Covidseeker: A Geospatial Temporal Surveillance Tool

Int J Environ Res Public Health. 2022 Jan 27;19(3):1410. doi: 10.3390/ijerph19031410.


Introduction: Geospatial temporal data derived from smartphones traditionally used for purposes of navigation may offer valuable information for public health surveillance and locational hot spotting. Our objective was to develop a web-based application, called Covidseeker, that captures continuous fine-grained geospatial temporal data from smartphones and leverages these data to study transmission patterns of COVID-19.

Methods: This report describes the development of Covidseeker and the process by which it utilizes geospatial temporal data from smartphones and processes it into a usable format to study geospatial temporal patterns of COVID-19. We provide an overview of the design process, the principles, the software architecture, and the dashboard of the Covidseeker application and consider key challenges and strategic uses of capturing geospatial temporal data and the potential for future applications in outbreak surveillance.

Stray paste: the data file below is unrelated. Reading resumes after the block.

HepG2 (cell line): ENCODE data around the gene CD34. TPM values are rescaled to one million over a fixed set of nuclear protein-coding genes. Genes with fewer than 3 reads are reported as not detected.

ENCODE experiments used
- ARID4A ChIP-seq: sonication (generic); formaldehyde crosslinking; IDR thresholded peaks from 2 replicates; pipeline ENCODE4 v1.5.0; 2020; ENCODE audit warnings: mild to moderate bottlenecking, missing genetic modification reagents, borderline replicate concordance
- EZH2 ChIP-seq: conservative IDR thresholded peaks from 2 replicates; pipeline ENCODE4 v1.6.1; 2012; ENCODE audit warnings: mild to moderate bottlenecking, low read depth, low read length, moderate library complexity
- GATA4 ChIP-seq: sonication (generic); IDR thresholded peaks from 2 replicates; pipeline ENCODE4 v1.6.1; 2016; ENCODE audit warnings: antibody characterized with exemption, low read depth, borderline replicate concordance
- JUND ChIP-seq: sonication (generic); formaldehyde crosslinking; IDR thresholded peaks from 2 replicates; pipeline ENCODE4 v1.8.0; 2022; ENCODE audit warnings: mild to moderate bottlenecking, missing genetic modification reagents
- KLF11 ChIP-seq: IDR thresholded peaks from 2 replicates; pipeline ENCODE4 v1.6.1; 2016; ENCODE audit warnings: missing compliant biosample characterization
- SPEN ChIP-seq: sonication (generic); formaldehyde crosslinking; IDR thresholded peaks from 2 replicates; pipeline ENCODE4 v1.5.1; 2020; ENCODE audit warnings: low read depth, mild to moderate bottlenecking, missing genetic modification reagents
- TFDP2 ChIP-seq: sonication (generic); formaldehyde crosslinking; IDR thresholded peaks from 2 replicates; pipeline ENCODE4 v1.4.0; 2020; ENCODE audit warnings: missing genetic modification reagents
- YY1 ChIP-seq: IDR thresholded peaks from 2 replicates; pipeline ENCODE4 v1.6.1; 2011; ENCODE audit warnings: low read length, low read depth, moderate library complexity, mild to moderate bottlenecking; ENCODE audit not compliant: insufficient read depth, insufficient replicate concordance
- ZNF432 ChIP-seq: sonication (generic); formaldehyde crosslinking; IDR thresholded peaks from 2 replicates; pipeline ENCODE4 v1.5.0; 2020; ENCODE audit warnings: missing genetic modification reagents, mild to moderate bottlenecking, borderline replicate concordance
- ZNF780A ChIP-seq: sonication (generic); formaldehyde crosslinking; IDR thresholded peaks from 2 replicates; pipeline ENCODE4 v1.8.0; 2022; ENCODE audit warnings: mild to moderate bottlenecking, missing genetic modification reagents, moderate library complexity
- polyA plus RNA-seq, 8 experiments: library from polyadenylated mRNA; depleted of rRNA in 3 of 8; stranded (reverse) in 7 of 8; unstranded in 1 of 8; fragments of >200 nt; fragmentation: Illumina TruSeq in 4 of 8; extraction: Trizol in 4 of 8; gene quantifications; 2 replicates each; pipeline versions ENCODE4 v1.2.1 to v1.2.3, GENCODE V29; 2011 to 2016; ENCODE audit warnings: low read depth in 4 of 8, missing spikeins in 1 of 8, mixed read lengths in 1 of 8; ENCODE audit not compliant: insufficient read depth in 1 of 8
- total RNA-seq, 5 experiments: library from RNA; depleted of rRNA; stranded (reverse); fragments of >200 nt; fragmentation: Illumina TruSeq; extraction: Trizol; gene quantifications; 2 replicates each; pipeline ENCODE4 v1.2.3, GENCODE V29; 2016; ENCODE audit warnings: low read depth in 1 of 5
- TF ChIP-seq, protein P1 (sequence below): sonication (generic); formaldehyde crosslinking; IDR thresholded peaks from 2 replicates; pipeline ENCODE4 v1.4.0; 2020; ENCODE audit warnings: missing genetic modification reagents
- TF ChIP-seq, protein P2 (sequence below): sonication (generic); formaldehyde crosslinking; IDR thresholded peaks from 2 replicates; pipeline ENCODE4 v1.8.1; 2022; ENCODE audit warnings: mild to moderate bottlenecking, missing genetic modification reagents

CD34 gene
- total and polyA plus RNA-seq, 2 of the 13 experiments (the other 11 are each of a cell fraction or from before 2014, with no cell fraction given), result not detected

Results: A resource such as Covidseeker can support situational awareness by providing information about the location and timing of transmission of diseases such as COVID-19. Geospatial temporal data housed in smartphones hold tremendous potential to capture more depth about where and when transmission occurs and the patterns of human mobility that lead to increases in risk of COVID-19.

Conclusion: An enormous and highly rich source of geospatial temporal information about human mobility can be used to provide highly localized discrete information that is difficult to capture by traditional sources. The architecture of Covidseeker can be applied to help track COVID-19 and should be integrated with traditional disease surveillance practices.

Keywords: COVID-19; contact tracing; coronavirus; digital applications; geospatial tracking; human mobility; public surveillance.

Publication types

  • Research Support, Non-U.S. Gov't
  • Review

MeSH terms

  • COVID-19*
  • Humans
  • Public Health Surveillance
  • SARS-CoV-2
  • Smartphone
  • Software